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Selective Media for Isolation of Agrobacterium, Corynebacterium, Erwinia, Pseudomonas, and Xanthomonas. C. I. Kado, Department of Plant Pathology, University of California, Davis, California 95616; M. G. Heskett, Department of Plant Pathology, University of California, Davis, California 95616. Phytopathology 60:969-976. Accepted for publication 18 January 1970. DOI: 10.1094/Phyto-60-969.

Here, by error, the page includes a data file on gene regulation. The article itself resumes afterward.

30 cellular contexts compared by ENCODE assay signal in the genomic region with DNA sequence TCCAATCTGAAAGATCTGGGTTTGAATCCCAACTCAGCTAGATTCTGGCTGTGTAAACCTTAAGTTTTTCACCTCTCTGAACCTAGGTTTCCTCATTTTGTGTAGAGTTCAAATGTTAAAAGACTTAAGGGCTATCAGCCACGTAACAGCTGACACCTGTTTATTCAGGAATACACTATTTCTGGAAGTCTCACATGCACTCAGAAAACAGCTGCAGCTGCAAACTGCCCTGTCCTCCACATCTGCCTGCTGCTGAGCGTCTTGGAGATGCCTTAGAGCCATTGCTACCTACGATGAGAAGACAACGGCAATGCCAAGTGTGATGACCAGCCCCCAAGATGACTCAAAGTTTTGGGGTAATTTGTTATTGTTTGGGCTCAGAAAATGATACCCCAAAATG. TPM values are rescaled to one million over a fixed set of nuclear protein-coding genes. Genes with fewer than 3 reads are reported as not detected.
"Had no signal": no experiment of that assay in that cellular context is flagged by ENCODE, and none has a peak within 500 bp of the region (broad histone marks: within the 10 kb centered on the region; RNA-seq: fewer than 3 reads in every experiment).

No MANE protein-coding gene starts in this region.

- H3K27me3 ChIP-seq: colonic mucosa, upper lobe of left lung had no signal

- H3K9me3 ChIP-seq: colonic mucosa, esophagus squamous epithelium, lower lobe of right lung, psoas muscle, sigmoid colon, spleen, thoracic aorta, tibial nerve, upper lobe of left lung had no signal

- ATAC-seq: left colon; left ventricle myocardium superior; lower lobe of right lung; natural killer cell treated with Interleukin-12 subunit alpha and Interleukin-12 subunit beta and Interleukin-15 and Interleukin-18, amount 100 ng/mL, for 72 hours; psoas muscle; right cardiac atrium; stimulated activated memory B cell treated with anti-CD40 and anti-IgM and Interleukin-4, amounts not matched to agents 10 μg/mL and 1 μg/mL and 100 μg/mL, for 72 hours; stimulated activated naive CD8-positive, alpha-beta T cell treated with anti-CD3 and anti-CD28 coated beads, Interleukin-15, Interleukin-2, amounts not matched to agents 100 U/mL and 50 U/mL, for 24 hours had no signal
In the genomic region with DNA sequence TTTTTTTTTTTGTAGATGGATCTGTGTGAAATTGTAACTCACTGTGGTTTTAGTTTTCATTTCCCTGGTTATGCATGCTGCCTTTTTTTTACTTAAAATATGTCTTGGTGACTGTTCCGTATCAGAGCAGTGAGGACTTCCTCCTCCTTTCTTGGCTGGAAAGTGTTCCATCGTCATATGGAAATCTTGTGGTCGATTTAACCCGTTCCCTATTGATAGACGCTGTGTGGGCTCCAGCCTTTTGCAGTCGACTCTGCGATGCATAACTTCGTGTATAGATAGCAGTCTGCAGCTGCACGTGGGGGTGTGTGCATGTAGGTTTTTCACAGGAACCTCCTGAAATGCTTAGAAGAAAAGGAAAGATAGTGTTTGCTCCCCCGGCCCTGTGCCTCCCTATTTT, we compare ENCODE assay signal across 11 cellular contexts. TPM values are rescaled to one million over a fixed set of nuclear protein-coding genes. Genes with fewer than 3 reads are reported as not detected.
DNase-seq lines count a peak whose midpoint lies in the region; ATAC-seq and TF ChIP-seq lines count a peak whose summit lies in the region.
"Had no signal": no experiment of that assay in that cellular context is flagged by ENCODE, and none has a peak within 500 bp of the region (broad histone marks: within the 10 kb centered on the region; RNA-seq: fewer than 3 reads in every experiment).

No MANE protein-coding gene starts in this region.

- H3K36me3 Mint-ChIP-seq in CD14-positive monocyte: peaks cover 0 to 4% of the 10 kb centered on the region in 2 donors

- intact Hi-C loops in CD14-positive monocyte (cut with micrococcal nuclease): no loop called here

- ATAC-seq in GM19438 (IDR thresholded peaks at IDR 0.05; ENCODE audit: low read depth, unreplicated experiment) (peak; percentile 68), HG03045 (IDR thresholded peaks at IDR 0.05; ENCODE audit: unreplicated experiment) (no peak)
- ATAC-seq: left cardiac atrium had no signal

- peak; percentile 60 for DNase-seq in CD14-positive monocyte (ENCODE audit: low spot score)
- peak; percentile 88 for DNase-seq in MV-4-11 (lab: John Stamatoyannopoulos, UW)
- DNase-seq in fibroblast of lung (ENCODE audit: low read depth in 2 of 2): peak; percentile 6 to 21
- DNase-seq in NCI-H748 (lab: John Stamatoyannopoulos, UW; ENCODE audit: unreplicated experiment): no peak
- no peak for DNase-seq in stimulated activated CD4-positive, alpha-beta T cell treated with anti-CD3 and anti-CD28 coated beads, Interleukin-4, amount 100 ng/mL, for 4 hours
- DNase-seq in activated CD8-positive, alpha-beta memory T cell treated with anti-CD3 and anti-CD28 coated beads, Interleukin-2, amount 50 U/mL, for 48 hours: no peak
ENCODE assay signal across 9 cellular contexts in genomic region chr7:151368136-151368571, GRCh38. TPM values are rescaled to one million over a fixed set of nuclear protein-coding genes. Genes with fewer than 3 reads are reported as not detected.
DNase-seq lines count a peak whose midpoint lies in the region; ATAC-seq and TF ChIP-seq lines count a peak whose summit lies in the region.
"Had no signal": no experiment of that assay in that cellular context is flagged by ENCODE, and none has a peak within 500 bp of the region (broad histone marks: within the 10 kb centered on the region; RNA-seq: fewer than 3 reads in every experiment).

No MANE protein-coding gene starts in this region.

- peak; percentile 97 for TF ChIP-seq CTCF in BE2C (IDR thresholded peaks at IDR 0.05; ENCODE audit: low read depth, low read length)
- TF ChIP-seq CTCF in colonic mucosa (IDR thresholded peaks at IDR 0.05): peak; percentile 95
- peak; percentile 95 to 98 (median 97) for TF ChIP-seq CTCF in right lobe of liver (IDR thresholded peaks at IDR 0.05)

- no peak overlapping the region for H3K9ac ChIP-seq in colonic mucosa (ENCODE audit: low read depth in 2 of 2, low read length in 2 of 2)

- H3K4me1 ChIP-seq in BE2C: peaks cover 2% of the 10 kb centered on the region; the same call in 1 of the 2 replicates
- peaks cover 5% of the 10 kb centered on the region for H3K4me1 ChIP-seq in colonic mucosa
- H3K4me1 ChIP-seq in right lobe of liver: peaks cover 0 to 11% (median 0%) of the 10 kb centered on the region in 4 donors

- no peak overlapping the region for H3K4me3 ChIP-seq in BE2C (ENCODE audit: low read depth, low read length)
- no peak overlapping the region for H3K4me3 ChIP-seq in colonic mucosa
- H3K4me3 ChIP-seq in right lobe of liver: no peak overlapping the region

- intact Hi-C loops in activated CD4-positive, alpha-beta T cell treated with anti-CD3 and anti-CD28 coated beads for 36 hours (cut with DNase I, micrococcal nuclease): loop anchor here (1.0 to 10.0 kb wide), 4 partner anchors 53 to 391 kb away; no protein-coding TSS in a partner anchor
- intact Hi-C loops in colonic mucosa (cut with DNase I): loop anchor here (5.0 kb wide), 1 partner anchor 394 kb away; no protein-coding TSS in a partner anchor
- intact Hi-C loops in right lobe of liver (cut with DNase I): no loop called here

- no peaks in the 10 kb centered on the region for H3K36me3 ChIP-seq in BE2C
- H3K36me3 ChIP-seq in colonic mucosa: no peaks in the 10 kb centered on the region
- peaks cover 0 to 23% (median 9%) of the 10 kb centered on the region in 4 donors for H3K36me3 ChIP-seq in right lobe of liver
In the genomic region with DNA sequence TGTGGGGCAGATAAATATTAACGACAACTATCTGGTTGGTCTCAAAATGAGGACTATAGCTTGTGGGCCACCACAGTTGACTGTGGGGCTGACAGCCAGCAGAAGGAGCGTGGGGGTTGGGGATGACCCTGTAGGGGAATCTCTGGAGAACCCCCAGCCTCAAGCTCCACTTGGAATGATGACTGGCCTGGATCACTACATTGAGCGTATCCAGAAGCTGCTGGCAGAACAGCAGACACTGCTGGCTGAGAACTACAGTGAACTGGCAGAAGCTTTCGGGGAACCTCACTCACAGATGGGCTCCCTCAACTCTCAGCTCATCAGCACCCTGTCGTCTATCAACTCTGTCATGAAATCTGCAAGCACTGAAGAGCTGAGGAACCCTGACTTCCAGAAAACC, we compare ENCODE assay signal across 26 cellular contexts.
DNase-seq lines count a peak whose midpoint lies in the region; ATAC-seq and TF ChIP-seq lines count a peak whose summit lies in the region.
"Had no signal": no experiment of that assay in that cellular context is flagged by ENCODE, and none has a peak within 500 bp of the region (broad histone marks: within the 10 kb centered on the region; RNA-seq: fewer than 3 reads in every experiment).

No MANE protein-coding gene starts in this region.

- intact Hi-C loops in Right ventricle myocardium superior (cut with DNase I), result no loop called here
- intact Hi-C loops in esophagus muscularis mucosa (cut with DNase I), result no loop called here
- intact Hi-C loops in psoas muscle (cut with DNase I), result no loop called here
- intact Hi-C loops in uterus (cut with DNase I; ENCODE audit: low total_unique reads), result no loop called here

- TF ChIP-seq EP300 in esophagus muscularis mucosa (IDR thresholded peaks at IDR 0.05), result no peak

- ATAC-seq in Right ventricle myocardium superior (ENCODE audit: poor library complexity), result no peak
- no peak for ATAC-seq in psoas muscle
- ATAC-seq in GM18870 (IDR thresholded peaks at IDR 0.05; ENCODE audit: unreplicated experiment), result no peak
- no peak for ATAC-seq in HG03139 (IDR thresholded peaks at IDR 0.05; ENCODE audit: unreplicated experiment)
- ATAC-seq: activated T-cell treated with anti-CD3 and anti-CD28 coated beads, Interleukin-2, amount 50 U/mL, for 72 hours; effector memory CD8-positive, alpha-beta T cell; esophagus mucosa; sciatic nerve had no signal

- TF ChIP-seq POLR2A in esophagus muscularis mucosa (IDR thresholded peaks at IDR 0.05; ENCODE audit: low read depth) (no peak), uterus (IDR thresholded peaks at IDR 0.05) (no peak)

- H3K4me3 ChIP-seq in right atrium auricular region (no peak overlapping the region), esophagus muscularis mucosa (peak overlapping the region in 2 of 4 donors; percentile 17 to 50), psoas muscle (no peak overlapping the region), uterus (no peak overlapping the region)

Five selective plating media (designated as D-series media) were developed for plant-pathogenic bacteria in the genera Agrobacterium, Corynebacterium (including species pathogenic for animals and man), Erwinia, Pseudomonas, and Xanthomonas. The active constituents of these media were lithium chloride, sodium dodecyl sulfate, polymyxin, and glycine, all of which are known to affect the permeability of bacterial membranes. These selective media were designed using one or a combination of these compounds to permit the growth of bacteria of one genus and restrict the growth of all others. Using inoculum containing a mixture of different bacteria, the efficiencies of these media are as follows: Plating efficiencies ([colony numbers on selective medium : colony numbers on nonselective medium] × 102) were 90.3% for A. tumefaciens on medium D1 ; 27.1% for C. michiganense on medium D2; 77.7% for E. amylovora on medium D3; 6.5% for P. syringae on medium D4; and 78.4% for X. campestris on medium D5. Recovery efficiencies ([colony numbers from soil on selective medium: colony numbers without soil on the same selective medium] × 102) of the respective bacteria from soil artificially inoculated with a mixture of bacteria were 48.1% on D1, 79.8% on D2, 57.0% on D3, 26.9% on D4, and 79.9% on D5. Recovery of the pathogenic bacteria from diseased tissues was facilitated by these media.